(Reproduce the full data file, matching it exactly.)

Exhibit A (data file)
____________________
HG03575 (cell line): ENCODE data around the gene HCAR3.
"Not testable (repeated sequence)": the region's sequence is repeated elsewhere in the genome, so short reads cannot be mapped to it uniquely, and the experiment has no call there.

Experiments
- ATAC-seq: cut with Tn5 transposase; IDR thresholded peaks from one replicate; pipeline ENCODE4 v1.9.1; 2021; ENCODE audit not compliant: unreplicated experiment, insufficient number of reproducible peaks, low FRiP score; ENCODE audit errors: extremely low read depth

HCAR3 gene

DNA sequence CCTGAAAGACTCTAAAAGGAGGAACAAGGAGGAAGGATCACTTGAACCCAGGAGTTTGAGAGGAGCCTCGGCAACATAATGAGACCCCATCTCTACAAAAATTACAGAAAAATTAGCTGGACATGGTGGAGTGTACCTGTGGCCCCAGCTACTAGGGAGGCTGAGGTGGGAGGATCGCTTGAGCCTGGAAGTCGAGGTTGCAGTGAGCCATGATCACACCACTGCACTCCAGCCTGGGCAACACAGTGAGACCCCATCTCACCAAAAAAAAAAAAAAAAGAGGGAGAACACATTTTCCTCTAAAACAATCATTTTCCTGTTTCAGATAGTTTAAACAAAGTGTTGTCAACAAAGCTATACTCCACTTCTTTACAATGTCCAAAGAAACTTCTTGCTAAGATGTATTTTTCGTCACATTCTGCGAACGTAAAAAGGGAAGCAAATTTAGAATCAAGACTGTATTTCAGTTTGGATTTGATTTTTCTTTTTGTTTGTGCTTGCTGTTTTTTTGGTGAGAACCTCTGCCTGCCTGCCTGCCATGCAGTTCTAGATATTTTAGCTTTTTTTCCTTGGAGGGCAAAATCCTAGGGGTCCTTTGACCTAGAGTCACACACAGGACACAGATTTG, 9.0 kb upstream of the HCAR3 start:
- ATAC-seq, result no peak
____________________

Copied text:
HG03575 (cell line): ENCODE data around the gene HCAR3.
"Not testable (repeated sequence)": the region's sequence is repeated elsewhere in the genome, so short reads cannot be mapped to it uniquely, and the experiment has no call there.

Experiments
- ATAC-seq: cut with Tn5 transposase; IDR thresholded peaks from one replicate; pipeline ENCODE4 v1.9.1; 2021; ENCODE audit not compliant: unreplicated experiment, insufficient number of reproducible peaks, low FRiP score; ENCODE audit errors: extremely low read depth

HCAR3 gene

DNA sequence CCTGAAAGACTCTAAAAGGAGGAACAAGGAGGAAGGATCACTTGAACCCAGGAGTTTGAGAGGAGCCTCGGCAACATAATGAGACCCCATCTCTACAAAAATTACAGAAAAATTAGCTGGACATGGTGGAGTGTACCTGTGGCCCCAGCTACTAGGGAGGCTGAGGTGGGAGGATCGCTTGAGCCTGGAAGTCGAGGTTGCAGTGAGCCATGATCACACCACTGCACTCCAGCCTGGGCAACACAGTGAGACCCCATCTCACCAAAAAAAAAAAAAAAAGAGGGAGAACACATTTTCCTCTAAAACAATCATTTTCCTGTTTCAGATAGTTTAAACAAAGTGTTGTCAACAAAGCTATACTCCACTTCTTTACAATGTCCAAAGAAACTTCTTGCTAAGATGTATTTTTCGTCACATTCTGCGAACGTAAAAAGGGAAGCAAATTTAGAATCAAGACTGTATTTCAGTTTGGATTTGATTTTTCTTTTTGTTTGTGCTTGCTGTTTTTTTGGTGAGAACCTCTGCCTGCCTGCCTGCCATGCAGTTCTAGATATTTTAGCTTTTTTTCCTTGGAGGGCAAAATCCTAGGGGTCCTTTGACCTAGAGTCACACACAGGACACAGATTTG, 9.0 kb upstream of the HCAR3 start:
- ATAC-seq, result no peak